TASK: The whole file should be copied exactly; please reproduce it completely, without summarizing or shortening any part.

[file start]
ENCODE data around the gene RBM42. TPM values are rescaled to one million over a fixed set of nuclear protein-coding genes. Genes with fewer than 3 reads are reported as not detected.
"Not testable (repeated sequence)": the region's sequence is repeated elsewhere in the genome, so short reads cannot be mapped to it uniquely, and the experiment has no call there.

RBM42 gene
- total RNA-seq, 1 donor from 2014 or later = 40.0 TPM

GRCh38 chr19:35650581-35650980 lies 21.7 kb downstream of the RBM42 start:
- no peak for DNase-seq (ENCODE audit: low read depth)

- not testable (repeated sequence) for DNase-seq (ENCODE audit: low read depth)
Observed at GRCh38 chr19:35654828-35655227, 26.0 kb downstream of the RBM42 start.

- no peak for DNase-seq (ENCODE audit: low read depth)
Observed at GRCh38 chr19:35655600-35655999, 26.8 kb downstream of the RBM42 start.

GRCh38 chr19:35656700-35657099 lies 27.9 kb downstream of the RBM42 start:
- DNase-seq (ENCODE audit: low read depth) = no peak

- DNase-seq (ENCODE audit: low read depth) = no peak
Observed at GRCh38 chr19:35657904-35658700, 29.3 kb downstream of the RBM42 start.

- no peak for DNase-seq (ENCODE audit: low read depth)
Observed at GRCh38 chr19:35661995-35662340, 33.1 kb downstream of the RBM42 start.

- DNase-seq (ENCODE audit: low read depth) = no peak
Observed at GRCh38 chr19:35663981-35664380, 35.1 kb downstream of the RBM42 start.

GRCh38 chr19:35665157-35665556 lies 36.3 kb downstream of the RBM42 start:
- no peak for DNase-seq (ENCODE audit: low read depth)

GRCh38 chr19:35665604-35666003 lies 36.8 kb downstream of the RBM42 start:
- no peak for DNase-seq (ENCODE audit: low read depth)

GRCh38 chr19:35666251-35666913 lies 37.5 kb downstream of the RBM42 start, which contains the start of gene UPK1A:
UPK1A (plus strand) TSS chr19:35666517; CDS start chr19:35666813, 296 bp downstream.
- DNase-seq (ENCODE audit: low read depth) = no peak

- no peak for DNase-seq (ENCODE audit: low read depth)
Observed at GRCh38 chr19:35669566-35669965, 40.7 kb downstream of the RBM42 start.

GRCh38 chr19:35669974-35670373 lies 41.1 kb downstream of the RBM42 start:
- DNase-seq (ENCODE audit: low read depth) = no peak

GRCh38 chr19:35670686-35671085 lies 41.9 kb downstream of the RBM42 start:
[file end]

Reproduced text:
ENCODE data around the gene RBM42. TPM values are rescaled to one million over a fixed set of nuclear protein-coding genes. Genes with fewer than 3 reads are reported as not detected.
"Not testable (repeated sequence)": the region's sequence is repeated elsewhere in the genome, so short reads cannot be mapped to it uniquely, and the experiment has no call there.

RBM42 gene
- total RNA-seq, 1 donor from 2014 or later = 40.0 TPM

GRCh38 chr19:35650581-35650980 lies 21.7 kb downstream of the RBM42 start:
- no peak for DNase-seq (ENCODE audit: low read depth)

- not testable (repeated sequence) for DNase-seq (ENCODE audit: low read depth)
Observed at GRCh38 chr19:35654828-35655227, 26.0 kb downstream of the RBM42 start.

- no peak for DNase-seq (ENCODE audit: low read depth)
Observed at GRCh38 chr19:35655600-35655999, 26.8 kb downstream of the RBM42 start.

GRCh38 chr19:35656700-35657099 lies 27.9 kb downstream of the RBM42 start:
- DNase-seq (ENCODE audit: low read depth) = no peak

- DNase-seq (ENCODE audit: low read depth) = no peak
Observed at GRCh38 chr19:35657904-35658700, 29.3 kb downstream of the RBM42 start.

- no peak for DNase-seq (ENCODE audit: low read depth)
Observed at GRCh38 chr19:35661995-35662340, 33.1 kb downstream of the RBM42 start.

- DNase-seq (ENCODE audit: low read depth) = no peak
Observed at GRCh38 chr19:35663981-35664380, 35.1 kb downstream of the RBM42 start.

GRCh38 chr19:35665157-35665556 lies 36.3 kb downstream of the RBM42 start:
- no peak for DNase-seq (ENCODE audit: low read depth)

GRCh38 chr19:35665604-35666003 lies 36.8 kb downstream of the RBM42 start:
- no peak for DNase-seq (ENCODE audit: low read depth)

GRCh38 chr19:35666251-35666913 lies 37.5 kb downstream of the RBM42 start, which contains the start of gene UPK1A:
UPK1A (plus strand) TSS chr19:35666517; CDS start chr19:35666813, 296 bp downstream.
- DNase-seq (ENCODE audit: low read depth) = no peak

- no peak for DNase-seq (ENCODE audit: low read depth)
Observed at GRCh38 chr19:35669566-35669965, 40.7 kb downstream of the RBM42 start.

GRCh38 chr19:35669974-35670373 lies 41.1 kb downstream of the RBM42 start:
- DNase-seq (ENCODE audit: low read depth) = no peak

GRCh38 chr19:35670686-35671085 lies 41.9 kb downstream of the RBM42 start: